My Comments: We can argue ‘till the cows come home’ about whether health care is a human right and how it should be paid for. Regardless of your feelings about it, what’s happening today is a necessary conversation. What we have now in America is a mess and changes are inevitable. If you follow any of my blog posts, you’ve already read some of my thinking about this.
For 13 years, I’ve been covered by Medicare and a supplemental plan that essentially pays the 20% not covered by Medicare. I’m very lucky in that if I have a health issue, I have no hesitancy about seeking medical advice. Many of you under age 65 don’t have that luxury.
Too many people are forced to wait until their situation becomes untenable before they seek help. Those without coverage find themselves at an urgent care facility or emergency room. That’s the most expensive care on the planet, and while probably effective in giving them a remedy, too many of them cannot cover the cost.
That cost is born by the rest of us. If you have insurance coverage, someone, either you individually or you and your employer collectively, are paying premiums to an insurance company. Those dollars are inflated to include a legitimate % to cover the administrative costs associated with being an insurance company, and if it’s privately owned, a return on investment for the company shareholders.
Where I live, the largest hospital is owned by the University of Florida, and by extension the State of Florida. It is not routinely subsidized, but extracts it’s operating costs from either patients directly, or from insurance companies, including Medicare. If you’re one of those who just showed up in their ER and have no money, you can be assured UF Health charges inflated fees to those who are covered, to make sure they break even. Those are the rules of the game.
And one way or another, we’re paying for it. As a nation, our costs are higher than almost every industrialized country on the planet, and while we have state of the art healthcare, life expectancys in this country are lower than in other highly developed nations.
If you consider yourself responsible for your own health and welfare, know that you’re effectively subsidizing those folks who don’t have health insurance. Until you’re ready to let those folks suffer and die in the streets, you’re going to continue that subsidy until something is done about this at the Federal level. Get used to this idea because the young people coming behind you are not going to sit still and let themselves die in the streets.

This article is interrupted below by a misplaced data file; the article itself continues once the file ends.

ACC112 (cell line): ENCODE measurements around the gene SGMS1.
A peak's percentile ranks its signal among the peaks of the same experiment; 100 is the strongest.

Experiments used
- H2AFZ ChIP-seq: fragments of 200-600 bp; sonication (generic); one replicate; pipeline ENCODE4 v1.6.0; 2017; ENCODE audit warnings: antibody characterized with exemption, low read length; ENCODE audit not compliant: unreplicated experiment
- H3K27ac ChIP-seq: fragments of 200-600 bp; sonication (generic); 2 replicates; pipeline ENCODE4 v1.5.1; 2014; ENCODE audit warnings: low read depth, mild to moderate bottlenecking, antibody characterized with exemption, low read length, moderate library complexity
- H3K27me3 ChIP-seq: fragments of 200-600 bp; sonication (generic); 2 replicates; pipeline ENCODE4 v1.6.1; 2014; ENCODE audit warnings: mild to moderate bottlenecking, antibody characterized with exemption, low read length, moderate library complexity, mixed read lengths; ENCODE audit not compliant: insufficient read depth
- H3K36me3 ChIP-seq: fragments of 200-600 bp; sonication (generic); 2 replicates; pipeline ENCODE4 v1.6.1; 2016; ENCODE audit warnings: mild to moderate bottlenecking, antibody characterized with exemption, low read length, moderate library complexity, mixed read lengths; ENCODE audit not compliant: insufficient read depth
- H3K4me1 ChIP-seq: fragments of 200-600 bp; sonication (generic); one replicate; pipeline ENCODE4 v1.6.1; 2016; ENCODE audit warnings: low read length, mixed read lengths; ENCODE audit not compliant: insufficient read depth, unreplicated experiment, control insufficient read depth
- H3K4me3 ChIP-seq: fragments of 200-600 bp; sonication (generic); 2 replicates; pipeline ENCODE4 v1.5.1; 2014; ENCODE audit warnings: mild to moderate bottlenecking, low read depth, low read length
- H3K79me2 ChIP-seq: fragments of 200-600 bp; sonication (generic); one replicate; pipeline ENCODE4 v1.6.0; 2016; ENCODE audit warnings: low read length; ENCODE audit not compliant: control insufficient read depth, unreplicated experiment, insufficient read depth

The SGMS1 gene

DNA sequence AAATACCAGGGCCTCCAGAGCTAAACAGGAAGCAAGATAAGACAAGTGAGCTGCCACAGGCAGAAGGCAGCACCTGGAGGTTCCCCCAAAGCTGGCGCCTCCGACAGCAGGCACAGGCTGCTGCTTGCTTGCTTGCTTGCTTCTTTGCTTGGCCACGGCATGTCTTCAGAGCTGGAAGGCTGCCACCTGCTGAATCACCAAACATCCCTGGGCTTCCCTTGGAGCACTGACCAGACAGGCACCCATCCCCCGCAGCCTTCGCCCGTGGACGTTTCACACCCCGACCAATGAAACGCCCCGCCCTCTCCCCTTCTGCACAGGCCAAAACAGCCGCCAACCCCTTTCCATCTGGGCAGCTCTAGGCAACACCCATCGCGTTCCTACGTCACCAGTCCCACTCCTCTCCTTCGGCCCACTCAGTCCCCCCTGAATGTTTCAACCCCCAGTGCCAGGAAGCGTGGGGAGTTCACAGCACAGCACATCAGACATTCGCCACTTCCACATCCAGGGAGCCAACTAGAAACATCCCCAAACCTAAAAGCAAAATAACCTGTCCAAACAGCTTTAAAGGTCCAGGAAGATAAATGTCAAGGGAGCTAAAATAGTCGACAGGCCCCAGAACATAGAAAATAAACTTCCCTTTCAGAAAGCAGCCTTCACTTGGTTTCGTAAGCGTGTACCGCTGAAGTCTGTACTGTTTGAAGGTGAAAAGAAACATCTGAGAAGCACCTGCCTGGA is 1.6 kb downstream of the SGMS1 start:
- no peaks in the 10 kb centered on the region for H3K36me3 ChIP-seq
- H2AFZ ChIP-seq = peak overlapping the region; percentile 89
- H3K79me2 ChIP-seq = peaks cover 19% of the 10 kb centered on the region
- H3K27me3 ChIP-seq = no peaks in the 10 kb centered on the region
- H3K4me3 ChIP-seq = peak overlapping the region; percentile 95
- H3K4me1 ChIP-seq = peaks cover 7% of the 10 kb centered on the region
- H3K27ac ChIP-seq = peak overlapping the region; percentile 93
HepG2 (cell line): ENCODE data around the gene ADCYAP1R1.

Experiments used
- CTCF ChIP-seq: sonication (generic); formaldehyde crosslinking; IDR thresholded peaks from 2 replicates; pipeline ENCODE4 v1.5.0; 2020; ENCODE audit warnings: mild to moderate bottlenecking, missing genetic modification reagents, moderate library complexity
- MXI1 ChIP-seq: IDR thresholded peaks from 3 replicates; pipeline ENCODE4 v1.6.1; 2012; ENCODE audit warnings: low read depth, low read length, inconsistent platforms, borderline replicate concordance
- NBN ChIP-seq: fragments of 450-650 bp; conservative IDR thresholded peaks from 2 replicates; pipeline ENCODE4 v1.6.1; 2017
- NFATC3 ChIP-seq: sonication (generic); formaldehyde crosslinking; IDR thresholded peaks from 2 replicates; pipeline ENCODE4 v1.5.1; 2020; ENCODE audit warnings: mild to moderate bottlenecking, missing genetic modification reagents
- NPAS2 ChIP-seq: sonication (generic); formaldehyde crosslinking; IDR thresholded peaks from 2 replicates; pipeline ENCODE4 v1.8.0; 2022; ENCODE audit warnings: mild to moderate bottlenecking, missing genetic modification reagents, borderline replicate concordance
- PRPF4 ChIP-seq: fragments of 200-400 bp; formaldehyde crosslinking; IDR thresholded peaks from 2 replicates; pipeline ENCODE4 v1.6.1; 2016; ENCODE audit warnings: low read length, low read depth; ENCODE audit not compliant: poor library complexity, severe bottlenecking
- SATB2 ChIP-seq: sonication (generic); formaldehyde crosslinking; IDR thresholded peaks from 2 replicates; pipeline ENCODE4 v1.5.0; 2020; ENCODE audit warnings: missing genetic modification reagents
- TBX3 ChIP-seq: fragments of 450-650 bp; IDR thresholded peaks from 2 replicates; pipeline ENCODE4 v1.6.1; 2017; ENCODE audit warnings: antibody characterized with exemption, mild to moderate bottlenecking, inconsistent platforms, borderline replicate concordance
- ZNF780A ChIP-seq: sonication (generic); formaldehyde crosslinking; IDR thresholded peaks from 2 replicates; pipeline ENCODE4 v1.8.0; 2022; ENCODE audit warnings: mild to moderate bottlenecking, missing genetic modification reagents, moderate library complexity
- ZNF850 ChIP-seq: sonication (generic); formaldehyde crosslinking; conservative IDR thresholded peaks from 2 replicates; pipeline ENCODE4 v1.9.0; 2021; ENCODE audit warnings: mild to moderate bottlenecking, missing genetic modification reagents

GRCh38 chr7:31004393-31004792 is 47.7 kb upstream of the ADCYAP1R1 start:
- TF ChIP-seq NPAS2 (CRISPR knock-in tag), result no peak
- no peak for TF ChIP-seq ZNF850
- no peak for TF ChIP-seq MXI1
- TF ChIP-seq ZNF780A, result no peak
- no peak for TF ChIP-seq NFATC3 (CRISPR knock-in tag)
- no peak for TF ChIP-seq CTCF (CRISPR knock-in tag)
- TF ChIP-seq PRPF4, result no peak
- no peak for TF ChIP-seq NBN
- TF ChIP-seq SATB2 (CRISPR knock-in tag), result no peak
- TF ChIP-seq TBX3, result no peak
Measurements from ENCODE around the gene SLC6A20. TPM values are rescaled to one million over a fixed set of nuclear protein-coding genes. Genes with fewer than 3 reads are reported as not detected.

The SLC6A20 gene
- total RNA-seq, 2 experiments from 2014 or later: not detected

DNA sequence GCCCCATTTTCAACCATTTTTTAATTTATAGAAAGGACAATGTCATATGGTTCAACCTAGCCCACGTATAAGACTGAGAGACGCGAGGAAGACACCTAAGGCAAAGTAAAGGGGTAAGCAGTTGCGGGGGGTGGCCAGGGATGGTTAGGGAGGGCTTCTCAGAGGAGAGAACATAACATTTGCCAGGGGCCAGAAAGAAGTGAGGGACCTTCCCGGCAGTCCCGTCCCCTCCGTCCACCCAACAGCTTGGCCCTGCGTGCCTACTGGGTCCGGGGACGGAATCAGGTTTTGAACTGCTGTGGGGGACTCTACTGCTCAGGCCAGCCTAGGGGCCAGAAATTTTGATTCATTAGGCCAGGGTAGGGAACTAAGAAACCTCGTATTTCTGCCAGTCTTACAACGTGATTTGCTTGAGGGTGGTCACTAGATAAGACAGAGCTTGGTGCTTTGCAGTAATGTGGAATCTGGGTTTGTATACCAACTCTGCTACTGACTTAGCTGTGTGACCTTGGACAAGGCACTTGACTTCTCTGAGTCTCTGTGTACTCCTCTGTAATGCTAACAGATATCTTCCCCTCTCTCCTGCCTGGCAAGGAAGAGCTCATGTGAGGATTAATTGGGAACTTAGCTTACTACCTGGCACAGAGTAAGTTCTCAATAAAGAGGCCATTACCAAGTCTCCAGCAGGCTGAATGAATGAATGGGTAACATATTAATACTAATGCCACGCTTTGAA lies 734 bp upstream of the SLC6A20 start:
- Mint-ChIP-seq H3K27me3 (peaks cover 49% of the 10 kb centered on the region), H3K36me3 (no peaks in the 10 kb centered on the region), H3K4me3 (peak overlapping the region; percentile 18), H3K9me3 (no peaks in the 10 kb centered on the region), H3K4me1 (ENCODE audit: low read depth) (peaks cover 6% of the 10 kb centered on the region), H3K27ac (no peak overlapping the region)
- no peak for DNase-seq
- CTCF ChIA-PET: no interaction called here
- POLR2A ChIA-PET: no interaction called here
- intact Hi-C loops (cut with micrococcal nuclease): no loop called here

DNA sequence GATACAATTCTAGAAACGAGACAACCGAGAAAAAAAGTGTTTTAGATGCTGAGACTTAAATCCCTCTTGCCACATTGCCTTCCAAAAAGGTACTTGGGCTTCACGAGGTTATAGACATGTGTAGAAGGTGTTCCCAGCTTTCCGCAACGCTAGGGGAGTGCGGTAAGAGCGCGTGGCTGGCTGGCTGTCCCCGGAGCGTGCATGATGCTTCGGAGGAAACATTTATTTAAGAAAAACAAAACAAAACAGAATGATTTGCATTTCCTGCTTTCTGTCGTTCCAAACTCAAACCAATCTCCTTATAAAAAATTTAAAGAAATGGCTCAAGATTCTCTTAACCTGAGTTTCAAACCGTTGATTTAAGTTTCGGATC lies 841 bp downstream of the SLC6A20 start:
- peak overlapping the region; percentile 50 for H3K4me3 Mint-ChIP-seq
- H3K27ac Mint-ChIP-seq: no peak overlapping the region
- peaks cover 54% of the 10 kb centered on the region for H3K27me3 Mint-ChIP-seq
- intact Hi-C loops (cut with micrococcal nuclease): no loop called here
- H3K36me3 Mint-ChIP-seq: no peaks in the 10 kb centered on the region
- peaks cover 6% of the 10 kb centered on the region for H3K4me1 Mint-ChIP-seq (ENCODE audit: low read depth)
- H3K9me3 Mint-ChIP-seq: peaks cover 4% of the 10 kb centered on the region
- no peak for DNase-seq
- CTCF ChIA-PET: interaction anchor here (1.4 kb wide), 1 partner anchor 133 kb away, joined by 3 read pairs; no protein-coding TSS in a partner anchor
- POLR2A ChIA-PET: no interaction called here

by Sean Masaki Flynn \ September 2, 2019 \ https://tinyurl.com/y2qhnfzx
As the Democratic presidential candidates argue about “Medicare for All” versus a “public option,” two simple policy changes could slash U.S. health-care costs by 75% while increasing access and improving the quality of care.
These policies have been proven to work by ingenious companies like Whole Foods and innovative governments like the state of Indiana and Singapore. If they were rolled out nationally, the United States would save $2.4 trillion per year across individuals, businesses, and the government.
The first policy—price tags—is a necessary prerequisite for competition and efficiency. Under our current system, it’s nearly impossible for people with health insurance to find out in advance what anything covered by their insurance will end up costing. Patients have no way to comparison shop for procedures covered by insurance, and providers are under little pressure to lower costs.
By contrast, there is intense competition among the providers of medical services like LASIK eye surgery that aren’t covered by health insurance. For those procedures, providers must compete for market share and profits by figuring out ways to improve efficiency and lower prices. They must also advertise to get customers in the door, and must ensure high quality to generate customer loyalty and benefit from word of mouth.
That’s why the price of LASIK eye surgery, as just one example, has fallen so dramatically even as quality has soared. Adjusted for inflation, LASIK cost nearly $4,000 per eye when it made its debut in the 1990s. These days, the average price is around $2,000 per eye and you can get it done for as little as $1,000 on sale.
By contrast, ask yourself what a colonoscopy or knee replacement will cost you. There’s no way to tell.
Continue reading here: https://tinyurl.com/y2qhnfzx